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I come across some phrases such as “best avoided,” or “better avoided.” I understand what it means, but don’t know how this phrase was made. What grammatical structure is in this? I thought this phrase is short for “is best (when it is) avoided,” but this underatanding is just based on my rudimentary grammar. Could anyone help me with this?

  • I would say it relates to constructions like you'd better go now. To me at least, X is best avoided does not mean X is best when it is avoided. It means it is best to avoid X / the best thing you can do is avoid X / you'd be better-advised to avoid X etc. Sometimes there is hardly any difference between this meaning and the meaning X is best when, e.g. pizzas are best cooked in the oven can mean the best way to cook pizzas... or pizzas come out best when... Sometimes though it can only really have the it's best to meaning. – Minty Apr 1 at 9:25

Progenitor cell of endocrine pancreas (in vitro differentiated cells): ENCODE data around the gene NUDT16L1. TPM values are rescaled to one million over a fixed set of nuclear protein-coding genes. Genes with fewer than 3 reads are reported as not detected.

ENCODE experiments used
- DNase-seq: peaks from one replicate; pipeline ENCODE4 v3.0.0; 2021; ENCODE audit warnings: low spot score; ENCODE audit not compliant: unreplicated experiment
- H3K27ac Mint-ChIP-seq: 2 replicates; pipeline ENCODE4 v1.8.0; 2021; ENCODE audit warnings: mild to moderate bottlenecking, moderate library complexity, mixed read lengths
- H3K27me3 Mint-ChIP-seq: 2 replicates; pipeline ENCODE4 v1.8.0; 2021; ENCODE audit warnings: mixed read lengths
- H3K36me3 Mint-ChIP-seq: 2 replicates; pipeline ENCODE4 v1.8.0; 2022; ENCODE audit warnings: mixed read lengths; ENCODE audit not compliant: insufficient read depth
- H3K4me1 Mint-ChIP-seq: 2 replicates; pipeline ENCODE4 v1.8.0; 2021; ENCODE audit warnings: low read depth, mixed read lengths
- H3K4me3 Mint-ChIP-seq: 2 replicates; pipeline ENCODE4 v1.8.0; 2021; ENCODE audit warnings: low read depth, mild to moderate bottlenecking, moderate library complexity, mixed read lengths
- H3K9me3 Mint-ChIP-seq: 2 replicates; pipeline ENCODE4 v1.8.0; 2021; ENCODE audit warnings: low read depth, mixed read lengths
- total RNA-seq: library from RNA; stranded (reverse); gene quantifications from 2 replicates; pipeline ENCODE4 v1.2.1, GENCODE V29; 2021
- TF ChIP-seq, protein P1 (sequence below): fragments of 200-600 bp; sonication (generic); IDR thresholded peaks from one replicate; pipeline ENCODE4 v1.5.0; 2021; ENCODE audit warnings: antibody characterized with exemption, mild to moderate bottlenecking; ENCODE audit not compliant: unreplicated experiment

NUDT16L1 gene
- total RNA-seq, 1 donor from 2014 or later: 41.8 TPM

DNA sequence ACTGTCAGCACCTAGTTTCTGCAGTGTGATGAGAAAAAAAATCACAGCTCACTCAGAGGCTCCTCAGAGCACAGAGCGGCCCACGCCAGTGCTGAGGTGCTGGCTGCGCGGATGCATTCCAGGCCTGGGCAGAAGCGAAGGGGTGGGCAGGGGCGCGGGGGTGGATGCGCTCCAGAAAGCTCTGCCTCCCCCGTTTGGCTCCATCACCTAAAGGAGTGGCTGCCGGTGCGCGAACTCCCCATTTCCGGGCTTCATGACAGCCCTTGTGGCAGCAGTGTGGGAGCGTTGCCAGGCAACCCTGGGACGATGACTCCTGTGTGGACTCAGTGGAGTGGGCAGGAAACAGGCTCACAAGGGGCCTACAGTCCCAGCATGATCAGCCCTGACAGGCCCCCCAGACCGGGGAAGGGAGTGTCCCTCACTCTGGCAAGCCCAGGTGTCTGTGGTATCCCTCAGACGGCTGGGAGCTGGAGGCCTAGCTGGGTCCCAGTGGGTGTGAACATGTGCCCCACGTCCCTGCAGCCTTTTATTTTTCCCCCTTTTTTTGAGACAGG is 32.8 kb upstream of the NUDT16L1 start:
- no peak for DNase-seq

• For example in Leicester is best avoided, Leicester is pretty much the same whether it is avoided or not, so this can only really mean the best thing to do is... In fact, on the X is best when it is avoided reading, this would mean something like please don't come to Leicester, we're better off without you, which can't be the intended meaning. – Minty Apr 1 at 9:28
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In your case 'best' is an adverb form which is used to modify a verb.

Here's an extract from the entry in Merriam-Webster's Dictionary (https://www.merriam-webster.com/dictionary/best):

best

superlative of WELL

1: in the best way 

: to greatest advantage

// Some things are best left unsaid.

The same thing is with 'better':

better

comparative of WELL

1a: in a more excellent manner // sings better than I do

b: to greater advantage  :PREFERABLY // some things are better left unsaid

(https://www.merriam-webster.com/dictionary/better)

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